A career that almost never happened closed in climactic fashion for Bunn’s Tainasha Vines at Saturday’s Class 2-A State Track and Field Championships.
Vines was playing softball at Bunn as a freshman before joining the track program on an uncertain – and supposedly temporary – whim, mainly to help her school accumulate depth points at the annual Franklin County Track Meet.
“A coach and one of the athletes talked me into taking part in the county meet,’’ Vines said. “I wasn’t really sure about it, but I ended up doing so well that I stuck with it. If it hadn’t been for that day, I would probably still be on the softball team. I wouldn’t be her right now.’’
Four years later, Vines exits as one of Bunn’s all-time most decorated state-level athletes. She capped off her career at the states Saturday by winning the triple jump for the third consecutive time at Aggie Stadium on the campus of N.C. A&T. Vines was unable to defend last season’s long jump crown, and instead settled for third place. Once that event ended, Vines wasn’t about to be denied in the triple jump later in the day.
“It would have been nice to get first in the long jump, but I did my best and had my best jump of the year,’’ Vines said. “But it would have been really disappointing not to win the triple jump. I love that event – that’s my baby. If I could pick anything to win, that would have been it.’’
When the final results were tabulated, Vines had picked up her fourth overall career state title with a leap of 38-08.75. The next time she jumps in competitive fashion, it will be as a member of the North Carolina track and field squad. She signed with the Tar Heels last November.
“Just before my last jump, it hit me that this was the end of everything in high school for me,’’ Vines said. “It’s hard to believe. Now, I have to go to college and train even harder because that is a whole other level.’’
Also a basketball and volleyball standout at Bunn, Vines was recently selected as the North Carolina High School Athletic Association’s Female Athlete of the Year.
Another repeat champion at the states was Carrboro’s Maysa Araba, who defended her titles in the 800 and 1,500 in record-breaking fashion. Araba set 2-A marks in both events and shattered the record she set last year in the 800 with an impressive time of 2:15.18. She also broke a seven-year-old mark in the 1,500 with an effort of 4:55.78 and was the female MVP.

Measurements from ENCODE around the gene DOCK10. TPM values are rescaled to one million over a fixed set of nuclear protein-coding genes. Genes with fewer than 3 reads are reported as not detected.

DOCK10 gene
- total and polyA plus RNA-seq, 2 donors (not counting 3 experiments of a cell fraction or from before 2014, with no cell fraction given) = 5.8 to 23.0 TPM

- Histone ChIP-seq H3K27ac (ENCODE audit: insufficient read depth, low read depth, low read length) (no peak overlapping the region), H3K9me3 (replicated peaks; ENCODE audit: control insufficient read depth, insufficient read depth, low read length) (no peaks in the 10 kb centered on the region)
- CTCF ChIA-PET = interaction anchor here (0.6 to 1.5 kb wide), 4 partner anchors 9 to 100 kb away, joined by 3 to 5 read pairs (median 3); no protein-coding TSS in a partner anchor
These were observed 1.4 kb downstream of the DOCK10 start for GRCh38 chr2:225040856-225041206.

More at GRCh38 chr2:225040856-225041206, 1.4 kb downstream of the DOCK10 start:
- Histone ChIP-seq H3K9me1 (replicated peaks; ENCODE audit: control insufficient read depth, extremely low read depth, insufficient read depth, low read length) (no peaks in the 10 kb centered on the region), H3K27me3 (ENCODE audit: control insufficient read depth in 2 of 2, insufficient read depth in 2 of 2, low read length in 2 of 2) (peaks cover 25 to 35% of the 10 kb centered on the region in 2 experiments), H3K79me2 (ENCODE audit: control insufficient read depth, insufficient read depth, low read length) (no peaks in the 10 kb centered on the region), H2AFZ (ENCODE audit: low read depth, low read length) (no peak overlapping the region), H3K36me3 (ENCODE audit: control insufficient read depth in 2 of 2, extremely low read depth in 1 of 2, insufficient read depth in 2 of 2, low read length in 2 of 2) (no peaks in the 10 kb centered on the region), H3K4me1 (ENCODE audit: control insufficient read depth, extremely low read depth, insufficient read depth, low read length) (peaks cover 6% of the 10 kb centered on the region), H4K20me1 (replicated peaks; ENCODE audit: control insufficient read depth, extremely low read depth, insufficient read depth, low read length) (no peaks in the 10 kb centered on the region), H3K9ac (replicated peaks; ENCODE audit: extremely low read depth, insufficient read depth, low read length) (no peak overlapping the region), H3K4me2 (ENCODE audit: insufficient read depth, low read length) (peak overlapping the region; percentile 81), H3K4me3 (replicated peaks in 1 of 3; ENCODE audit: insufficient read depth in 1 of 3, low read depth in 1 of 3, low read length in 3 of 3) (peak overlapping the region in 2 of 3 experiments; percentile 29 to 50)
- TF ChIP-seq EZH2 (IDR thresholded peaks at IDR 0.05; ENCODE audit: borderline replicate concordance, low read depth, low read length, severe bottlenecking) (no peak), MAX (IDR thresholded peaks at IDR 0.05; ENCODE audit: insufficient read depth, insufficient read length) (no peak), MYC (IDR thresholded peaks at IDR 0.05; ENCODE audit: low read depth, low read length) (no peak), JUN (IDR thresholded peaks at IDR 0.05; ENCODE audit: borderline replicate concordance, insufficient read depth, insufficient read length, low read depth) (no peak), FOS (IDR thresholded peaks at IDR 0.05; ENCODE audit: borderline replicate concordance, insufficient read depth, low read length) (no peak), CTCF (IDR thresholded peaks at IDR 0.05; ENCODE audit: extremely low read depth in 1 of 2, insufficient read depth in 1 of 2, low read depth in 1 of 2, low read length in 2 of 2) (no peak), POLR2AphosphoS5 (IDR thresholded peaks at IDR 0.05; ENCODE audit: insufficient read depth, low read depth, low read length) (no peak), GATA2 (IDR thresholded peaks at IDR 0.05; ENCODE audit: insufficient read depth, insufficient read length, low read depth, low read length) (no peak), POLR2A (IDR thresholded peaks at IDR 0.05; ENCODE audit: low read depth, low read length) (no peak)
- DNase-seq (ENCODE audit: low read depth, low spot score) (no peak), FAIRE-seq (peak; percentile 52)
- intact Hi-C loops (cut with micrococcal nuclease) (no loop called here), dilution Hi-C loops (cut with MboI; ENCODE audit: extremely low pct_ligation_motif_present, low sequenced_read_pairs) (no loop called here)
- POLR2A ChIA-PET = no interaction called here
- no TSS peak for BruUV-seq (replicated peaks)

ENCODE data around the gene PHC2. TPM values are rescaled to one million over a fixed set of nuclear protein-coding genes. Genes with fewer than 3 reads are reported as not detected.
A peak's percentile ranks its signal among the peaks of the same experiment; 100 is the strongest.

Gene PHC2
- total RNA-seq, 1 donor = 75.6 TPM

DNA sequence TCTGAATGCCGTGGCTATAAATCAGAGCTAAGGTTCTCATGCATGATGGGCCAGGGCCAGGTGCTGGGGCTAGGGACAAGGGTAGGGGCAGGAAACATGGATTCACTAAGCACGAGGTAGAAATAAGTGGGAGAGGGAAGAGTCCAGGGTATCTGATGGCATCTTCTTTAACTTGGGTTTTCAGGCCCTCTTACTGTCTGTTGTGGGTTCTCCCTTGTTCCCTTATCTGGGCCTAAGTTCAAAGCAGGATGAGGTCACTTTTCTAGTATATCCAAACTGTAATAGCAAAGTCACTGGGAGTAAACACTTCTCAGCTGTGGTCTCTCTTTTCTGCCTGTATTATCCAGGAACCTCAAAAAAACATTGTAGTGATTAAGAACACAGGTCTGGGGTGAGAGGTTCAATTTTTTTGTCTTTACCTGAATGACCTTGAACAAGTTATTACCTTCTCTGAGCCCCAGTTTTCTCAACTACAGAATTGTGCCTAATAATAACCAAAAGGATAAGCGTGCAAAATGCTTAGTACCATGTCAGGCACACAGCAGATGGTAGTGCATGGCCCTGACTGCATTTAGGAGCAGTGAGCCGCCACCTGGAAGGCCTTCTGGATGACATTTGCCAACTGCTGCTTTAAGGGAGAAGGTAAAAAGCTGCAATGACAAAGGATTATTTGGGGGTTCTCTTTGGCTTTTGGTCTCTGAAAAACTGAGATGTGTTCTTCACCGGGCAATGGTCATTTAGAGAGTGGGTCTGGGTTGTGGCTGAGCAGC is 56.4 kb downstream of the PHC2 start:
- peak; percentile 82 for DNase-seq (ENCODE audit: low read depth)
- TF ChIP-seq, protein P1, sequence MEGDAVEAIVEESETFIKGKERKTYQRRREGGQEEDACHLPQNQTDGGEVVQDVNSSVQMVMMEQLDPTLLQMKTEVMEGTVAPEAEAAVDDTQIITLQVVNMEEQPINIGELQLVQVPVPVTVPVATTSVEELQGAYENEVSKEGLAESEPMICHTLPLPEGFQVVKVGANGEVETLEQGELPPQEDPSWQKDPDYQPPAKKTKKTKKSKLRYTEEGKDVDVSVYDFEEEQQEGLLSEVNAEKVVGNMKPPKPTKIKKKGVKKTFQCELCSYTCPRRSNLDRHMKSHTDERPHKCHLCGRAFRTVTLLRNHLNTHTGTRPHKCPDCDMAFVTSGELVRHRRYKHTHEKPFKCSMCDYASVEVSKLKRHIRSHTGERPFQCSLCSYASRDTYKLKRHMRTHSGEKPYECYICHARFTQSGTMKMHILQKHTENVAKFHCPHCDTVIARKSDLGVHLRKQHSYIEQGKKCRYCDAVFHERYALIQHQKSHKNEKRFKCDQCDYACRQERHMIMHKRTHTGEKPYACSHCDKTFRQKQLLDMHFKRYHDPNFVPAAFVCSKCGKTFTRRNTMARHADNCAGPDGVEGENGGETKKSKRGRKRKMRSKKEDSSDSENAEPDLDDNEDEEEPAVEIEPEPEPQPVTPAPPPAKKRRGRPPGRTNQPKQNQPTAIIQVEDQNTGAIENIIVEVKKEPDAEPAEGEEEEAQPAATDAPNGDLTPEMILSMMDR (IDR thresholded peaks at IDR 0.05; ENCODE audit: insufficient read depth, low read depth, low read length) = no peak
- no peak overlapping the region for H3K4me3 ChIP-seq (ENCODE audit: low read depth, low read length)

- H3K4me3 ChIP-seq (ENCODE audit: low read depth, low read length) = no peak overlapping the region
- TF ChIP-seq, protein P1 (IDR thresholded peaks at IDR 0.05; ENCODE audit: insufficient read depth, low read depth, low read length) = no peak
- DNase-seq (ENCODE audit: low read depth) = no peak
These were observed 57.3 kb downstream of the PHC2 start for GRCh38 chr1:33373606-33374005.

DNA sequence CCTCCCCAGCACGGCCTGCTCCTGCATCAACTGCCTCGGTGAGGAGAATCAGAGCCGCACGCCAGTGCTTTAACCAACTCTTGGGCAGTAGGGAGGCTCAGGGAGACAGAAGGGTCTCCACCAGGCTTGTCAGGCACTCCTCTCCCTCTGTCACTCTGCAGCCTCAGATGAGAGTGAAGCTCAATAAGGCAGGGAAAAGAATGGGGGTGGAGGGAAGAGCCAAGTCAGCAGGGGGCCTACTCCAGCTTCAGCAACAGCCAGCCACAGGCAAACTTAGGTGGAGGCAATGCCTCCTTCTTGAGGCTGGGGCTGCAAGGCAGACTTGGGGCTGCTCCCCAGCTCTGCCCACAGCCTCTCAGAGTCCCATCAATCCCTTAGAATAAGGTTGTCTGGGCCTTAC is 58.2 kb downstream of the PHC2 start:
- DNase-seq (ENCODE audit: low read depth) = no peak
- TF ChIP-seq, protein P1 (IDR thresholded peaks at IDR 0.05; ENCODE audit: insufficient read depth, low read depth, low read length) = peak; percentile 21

Carrboro has a tradition of producing high-level distance runners, and that trend continued Saturday as Araba swept two events, while Helen Morken used a final-turn push to take the 3,200 with a time of 11:24.70. Morken trailed West Stokes’ Kaitlyn Stone before taking the lead for good with less than 150 meters remaining.
Carrboro’s solid distance work helped the Lady Jaguars earn 66 points for second place in the team standings behind Burlington Cummings (72).
In the boys standings, North Brunswick was the champion at 53 points. Bunn, fueled by its strong group of sprinters, was second at 37 points.
But the day’s biggest winner was North Johnston sophomore Dylan Pinder, who swept wheelchair events in the shot put, discus, 100 and 200.
Pinder registered personal bests in each event and nabbed titles in the discus and shot put on his sixth and final throw. Pinder was a state champ as a ninth-grader in the 100 and 200 but doubled his medals total this time around.
“The most amazing thing is that Dylan has had a tough year physically,’’ said North Johnston coach Jason Wilson. “He was sick at the start of track season and missed a lot of school. Then he had his wisdom teeth removed. So really, he’s only been able to practice full-time for the past two weeks. He did a great job of getting into shape.’’
With three medals already in tow, Pinder sped around the track in the 200 to a standing ovation from the crowd.
“This is one of the best days of my life,’’ Pinder said. “(After being sick), I knew it was going to be hard to come back. But I just had to get out there and try to overcome it.’’